Washington State's Lystedt law in concussion documentation in Seattle public high schools

J Athl Train. Jul-Aug 2014;49(4):486-92. doi: 10.4085/1062-6050-49.3.30. Epub 2014 May 28.

Abstract

Context: The Lystedt law requires high school athletes who have sustained a concussion to be removed from practice and play and not to be allowed to return until cleared by a medical professional.

Objective: To determine the effect of the Lystedt law on injury and concussion documentation in the Seattle public high schools.

Design: Cross-sectional study.

Setting: Seattle public high schools.

Patients or other participants: The numbers of students, aged 13 to 19 years in the 2008-2009, 2009-2010, and 2010-2011 school years, were 4348, 4925, and 4806, respectively.

Main outcome measure(s): All injuries documented in SportsWare by athletic trainers in Seattle public high schools. We evaluated all injuries, including concussions recorded during the 2008-2009 school year, before the Lystedt law, and during the 2 school years after the law took effect (2009-2010 and 2010-2011). Incidence rates before and after the law were estimated and compared.

Results: The concussion rate was -1.09% in 2008-2009, 2.26% in 2009-2010, and 2.26% in 2010-2011. A comparison of relative risks showed that the incidence rates of concussions were different before and 1 year after the Lystedt law (relative risk = 2.10; 95% confidence interval [CI] = 1.50, 2.93) and 2 years after the law (relative risk = 2.10; 95% CI = 1.49, 2.93). Overall, the mean number of days out of play after 2008-2009 was almost 7 days greater after the law took effect (difference = 6.9 days; 95% CI = 0.70, 13.1). For females, the mean number of days out of play after 2008-2009 was more than 17 days in 2009-2010 (difference = 17.2 days; 95% CI = 4.81, 29.5) and was more than 6 days in 2010-2011 (difference = 6.3 days; 95% CI = 1.62, 11.0).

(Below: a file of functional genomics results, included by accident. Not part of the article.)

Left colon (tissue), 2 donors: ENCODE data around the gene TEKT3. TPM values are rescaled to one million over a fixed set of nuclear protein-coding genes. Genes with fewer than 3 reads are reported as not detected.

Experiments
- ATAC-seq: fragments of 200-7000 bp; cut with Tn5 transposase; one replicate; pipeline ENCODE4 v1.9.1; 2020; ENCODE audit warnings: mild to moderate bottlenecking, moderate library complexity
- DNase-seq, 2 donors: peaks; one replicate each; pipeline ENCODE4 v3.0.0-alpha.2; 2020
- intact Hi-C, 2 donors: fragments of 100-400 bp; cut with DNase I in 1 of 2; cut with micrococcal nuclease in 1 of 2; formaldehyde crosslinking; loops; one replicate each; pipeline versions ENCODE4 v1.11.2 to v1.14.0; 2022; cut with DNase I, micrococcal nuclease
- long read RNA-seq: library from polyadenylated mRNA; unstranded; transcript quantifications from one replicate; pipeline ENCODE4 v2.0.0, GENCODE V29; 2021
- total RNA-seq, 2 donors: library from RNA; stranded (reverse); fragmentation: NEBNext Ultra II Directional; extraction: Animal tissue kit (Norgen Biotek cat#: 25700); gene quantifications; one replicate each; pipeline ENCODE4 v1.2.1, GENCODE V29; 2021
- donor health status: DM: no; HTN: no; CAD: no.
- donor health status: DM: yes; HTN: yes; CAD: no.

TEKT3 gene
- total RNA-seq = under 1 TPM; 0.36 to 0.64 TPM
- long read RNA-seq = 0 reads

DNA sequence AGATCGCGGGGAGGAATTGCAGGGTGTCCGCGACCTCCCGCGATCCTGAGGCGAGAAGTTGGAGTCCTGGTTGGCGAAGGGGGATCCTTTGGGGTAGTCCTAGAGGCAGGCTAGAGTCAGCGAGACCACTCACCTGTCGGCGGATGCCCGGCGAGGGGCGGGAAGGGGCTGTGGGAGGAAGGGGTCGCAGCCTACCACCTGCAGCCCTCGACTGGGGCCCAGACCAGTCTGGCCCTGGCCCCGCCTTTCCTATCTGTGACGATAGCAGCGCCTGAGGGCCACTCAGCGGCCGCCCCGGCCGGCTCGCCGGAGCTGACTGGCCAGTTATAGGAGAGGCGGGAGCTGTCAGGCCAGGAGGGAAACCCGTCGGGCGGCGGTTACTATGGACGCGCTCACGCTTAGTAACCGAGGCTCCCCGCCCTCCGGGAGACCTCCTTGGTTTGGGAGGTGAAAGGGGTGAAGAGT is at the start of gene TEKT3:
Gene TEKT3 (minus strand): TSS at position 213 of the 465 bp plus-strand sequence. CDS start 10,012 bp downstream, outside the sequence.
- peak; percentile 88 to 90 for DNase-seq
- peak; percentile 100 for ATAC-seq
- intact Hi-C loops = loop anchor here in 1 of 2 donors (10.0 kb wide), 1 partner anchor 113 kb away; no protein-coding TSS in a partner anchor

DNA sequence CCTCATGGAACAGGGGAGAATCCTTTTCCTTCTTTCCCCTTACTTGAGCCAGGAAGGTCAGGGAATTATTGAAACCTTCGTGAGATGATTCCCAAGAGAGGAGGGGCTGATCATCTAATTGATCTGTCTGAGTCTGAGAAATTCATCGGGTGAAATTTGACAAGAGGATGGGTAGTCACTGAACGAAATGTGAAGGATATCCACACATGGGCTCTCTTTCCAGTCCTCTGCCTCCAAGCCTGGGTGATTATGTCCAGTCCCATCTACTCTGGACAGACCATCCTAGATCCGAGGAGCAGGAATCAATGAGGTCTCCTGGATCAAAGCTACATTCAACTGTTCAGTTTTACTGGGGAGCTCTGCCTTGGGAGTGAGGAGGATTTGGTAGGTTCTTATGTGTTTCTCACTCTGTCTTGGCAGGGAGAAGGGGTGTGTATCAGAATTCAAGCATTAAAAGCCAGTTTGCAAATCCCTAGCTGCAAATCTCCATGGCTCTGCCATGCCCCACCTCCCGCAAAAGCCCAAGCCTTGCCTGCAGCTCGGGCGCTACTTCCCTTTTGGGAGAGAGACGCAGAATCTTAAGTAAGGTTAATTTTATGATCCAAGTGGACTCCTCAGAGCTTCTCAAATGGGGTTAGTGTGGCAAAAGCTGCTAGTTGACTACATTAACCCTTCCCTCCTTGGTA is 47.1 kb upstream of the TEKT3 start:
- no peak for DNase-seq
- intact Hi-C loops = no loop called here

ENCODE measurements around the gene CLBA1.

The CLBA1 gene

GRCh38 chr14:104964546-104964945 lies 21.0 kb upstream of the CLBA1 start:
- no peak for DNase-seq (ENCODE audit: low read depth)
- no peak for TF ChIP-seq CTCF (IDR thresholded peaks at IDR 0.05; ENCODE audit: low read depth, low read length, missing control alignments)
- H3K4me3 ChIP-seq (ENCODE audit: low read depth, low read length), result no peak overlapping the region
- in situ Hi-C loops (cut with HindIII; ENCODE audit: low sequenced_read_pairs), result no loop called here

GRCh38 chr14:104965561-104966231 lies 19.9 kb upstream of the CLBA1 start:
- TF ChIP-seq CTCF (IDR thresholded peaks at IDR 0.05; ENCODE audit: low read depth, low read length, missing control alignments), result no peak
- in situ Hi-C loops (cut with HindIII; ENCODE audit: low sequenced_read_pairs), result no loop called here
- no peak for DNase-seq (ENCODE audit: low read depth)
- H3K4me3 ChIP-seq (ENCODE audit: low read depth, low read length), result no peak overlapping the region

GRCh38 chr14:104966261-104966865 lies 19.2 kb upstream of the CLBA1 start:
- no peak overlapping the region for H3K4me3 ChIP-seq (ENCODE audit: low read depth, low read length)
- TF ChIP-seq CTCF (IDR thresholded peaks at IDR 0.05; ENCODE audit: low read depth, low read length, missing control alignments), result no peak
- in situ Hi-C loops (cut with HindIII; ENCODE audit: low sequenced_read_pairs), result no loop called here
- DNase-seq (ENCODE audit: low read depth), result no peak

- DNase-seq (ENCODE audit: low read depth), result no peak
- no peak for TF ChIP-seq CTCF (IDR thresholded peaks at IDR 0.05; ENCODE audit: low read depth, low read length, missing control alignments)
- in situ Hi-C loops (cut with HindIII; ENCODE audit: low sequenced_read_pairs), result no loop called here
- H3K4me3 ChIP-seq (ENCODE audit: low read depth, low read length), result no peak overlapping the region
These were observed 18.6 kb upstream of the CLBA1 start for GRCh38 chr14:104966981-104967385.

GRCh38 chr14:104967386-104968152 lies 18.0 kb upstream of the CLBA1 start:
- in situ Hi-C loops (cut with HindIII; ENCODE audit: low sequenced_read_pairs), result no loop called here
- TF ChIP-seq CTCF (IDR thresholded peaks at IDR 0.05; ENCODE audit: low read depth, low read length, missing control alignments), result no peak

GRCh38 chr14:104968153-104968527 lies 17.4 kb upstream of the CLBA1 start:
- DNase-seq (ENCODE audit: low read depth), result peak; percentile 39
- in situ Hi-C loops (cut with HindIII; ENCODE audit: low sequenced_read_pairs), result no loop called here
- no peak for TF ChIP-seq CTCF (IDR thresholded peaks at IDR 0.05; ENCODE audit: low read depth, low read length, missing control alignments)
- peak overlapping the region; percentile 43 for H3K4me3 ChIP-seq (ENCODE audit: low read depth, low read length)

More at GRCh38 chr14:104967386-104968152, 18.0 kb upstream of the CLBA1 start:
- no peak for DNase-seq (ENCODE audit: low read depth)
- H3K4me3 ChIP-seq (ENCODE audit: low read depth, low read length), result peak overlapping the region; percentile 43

Conclusions: The number of documented concussions more than doubled after the institution of the Lystedt law, which may be attributed to heightened awareness and closer monitoring.

Keywords: adolescents; concussion incidence; sports injuries.

Publication types

  • Research Support, N.I.H., Extramural
  • Research Support, Non-U.S. Gov't

MeSH terms

  • Adolescent
  • Athletes*
  • Athletic Injuries / epidemiology*
  • Brain Concussion / epidemiology*
  • Cross-Sectional Studies
  • Documentation*
  • Female
  • Humans
  • Incidence
  • Male
  • Medical Records / legislation & jurisprudence*
  • Retrospective Studies
  • Schools / legislation & jurisprudence*
  • Schools / statistics & numerical data
  • Students*
  • Washington / epidemiology